The defense can still allow 200 rushing yards and win this game, but it will have to take a monumental effort from Max Duggan. He’s carried this team time and time again and is the main reason for TCU’s spot in the playoff. While he has almost the exact same yards per attempt as last year, Sonny Dykes has trusted his senior quarterback more this season. Duggan has delivered; his TD rate went up and his pick rate went down.
Much of Duggan’s success has been thanks to Quentin Johnston as well. Johnston showed flashes of brilliance in Big 12 play, breaking out in October against Kansas and Oklahoma State but also in the Big 12 Championship game. Michigan also has a free safety named Quinten Johnson. Will they get matched up on a play or two in this one?
Jokes aside, it could be Will Johnson that goes up against TCU’s Johnston. This Johnson vs. Johnston matchup will be fun to watch. Michigan’s freshman DB picked off Aidan O’Connell twice in the Big Ten Championship game and is starting to cement himself as one of the best defenders in college football.
TRACR gives Michigan about a 65% chance of winning this one. I think the Wolverines will be too much to handle for the Horned Frogs.
Peach Bowl, Dec. 31: Ohio State (No. 3) vs. Georgia (No. 4)
- SmartRating: 85
- Winner: Ohio State
- Win Probability: 55.0%
Ohio State Data Points: Historically, the fourth seed in the CFP has won twice: Alabama in 2017, beating Georgia in overtime thanks to Tua’s tremendous pass, and Ohio State in the inaugural playoff in 2014.
In 2014, the Buckeyes were the hottest team entering the playoff after crushing Wisconsin 59-0 in the Big Ten Championship game. Ezekiel Elliott had three straight games rushing for over 200 yards and backup Cardale Jones flashed signs of brilliance. It was quite the run at the end.
Now, it feels like Ohio State is declining. Ryan Day has now lost to Michigan in back-to-back seasons after losing The Game at home for the first time since 2000. C.J. Stroud looked like a favorite for the Heisman, but he had average-to-poor performances in three of Ohio State’s last four games. Still, this is an Ohio State team that went 11-1 in the regular season, won seven games by at least 25 points, and is ranked No. 1 in TRACR’s offensive rating. Up until the Michigan game, the offense was putting up historic numbers.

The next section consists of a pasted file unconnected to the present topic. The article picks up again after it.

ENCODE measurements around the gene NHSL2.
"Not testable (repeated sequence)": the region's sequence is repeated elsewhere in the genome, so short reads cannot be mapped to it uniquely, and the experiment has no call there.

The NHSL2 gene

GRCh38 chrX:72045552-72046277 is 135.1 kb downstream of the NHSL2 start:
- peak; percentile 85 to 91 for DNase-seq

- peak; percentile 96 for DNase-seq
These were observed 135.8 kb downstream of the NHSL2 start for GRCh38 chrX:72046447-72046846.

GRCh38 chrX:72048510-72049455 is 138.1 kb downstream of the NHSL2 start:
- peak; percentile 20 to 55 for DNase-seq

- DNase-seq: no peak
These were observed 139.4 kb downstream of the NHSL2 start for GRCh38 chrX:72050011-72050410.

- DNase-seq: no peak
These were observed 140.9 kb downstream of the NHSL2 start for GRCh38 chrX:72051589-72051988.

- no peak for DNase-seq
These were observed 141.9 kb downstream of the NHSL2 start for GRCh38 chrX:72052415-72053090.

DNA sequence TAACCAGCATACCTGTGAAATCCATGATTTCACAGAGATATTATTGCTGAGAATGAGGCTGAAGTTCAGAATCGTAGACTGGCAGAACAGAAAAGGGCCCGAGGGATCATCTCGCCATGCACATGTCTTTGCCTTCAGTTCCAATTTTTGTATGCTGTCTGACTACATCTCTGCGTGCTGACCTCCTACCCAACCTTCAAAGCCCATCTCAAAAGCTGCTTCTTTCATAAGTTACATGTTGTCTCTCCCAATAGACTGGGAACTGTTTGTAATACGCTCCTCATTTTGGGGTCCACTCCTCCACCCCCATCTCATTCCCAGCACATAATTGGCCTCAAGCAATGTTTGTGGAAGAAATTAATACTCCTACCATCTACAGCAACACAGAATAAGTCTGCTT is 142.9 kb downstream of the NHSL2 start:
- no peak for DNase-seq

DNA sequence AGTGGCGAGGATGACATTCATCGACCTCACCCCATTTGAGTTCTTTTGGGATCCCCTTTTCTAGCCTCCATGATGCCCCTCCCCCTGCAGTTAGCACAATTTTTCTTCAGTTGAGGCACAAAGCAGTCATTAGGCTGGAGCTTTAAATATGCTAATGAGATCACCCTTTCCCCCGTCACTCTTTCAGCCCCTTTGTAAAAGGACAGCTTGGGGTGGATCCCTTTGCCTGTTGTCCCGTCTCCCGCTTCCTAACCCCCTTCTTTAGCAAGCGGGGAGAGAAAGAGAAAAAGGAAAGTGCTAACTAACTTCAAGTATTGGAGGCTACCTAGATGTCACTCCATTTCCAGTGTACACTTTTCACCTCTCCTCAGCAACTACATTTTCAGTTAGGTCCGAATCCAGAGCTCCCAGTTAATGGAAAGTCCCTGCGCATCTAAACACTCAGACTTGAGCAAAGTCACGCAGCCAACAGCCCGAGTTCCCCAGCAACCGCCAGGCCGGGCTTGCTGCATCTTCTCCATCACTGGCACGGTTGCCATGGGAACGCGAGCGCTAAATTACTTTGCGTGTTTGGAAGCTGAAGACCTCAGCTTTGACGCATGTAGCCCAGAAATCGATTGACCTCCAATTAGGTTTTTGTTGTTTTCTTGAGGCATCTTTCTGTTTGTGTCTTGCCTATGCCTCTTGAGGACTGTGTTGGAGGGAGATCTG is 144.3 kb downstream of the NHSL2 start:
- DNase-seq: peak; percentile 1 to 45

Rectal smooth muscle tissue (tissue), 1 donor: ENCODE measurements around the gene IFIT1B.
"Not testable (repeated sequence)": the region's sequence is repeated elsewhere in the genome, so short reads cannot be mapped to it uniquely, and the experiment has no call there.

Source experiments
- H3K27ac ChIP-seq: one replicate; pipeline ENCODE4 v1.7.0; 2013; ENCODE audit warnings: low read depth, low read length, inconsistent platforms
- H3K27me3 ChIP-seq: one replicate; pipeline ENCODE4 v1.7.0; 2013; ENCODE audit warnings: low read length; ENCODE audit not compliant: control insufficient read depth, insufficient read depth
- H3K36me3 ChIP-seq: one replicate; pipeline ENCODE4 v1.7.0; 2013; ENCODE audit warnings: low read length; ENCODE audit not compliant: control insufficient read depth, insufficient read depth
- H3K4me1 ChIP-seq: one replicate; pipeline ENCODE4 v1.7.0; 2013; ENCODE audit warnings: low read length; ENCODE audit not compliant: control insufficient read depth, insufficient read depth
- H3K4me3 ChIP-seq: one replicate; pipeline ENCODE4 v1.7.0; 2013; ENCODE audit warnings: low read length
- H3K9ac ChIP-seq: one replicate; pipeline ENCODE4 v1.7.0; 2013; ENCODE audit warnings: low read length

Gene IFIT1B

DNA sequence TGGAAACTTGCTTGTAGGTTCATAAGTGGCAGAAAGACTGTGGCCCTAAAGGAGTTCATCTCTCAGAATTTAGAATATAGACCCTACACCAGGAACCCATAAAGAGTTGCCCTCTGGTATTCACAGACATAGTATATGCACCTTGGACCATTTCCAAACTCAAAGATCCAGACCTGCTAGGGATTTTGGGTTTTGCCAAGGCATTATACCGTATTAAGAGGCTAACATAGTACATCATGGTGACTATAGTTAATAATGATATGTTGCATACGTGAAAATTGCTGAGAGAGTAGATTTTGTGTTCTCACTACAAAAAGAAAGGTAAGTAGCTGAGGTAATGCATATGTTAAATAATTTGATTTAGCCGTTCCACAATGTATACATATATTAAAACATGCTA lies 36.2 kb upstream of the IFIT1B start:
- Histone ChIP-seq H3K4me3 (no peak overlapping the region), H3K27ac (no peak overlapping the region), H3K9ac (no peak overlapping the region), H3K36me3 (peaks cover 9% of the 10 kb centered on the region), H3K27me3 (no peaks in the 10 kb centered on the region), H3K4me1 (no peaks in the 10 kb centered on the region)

The Buckeyes have illustrated that they can have a dynamic offense without their top wideout entering this season in Jaxson Smith-Njigba, who decided to enter the NFL Draft after dealing with a hamstring injury almost all season. They still have two 1,000-yard receivers in Marvin Harrison Jr. and Emeka Egbuka. I don’t care how good Georgia’s defense is – both are tough guards and it will be difficult to double up on a guy. Both receivers had 40-yard plays against Michigan and can do the same against Georgia.
Does Ohio State have enough in the run game to beat Georgia, or will we see an air raid offense? TreVeyon Henderson is out with an injury, Miyan Williams has been absent over the last two games, and the Buckeyes are relying on linebacker Chip Trayanum for carries. Something seems off.
Georgia Data Points: Georgia is allowing a nation-best 77.0 rush yards per game. The Bulldogs are also allowing 2.9 yards per carry – the fourth fewest in the FBS.
This might be the toughest defense Ohio State will see this season. Georgia ranks third in the country in defensive TRACR, but also eighth in offensive TRACR. The Bulldogs did allow over 500 passing yards to LSU, which could lead to some deep balls from Stroud. But remember, Georgia still won that game by 20.
Georgia has played two neutral site games this season: the SEC Championship game in which it put up 50 points against LSU and the start of the season when it pounded Oregon 49-3. The Oregon game is still the most impressive I’ve seen any team play this season, especially when the Ducks ended up being a nine-win, possibly 10-win team.
Georgia’s Stetson Bennett had a tremendous season, getting Heisman votes and completing almost 70% of his passes. The running game has many threats, whether it is Kenny McIntosh, Daijun Edwards or Kendall Milton. Milton had his best game of the season against LSU just a few weeks ago.
This one looks like it will be closer than Michigan vs. TCU. TRACR, surprisingly, has Ohio State favored but only at 55.0%. Georgia might be the better team going in, but Ohio State has had time to readjust and could pass all over the Bulldogs. It will be close.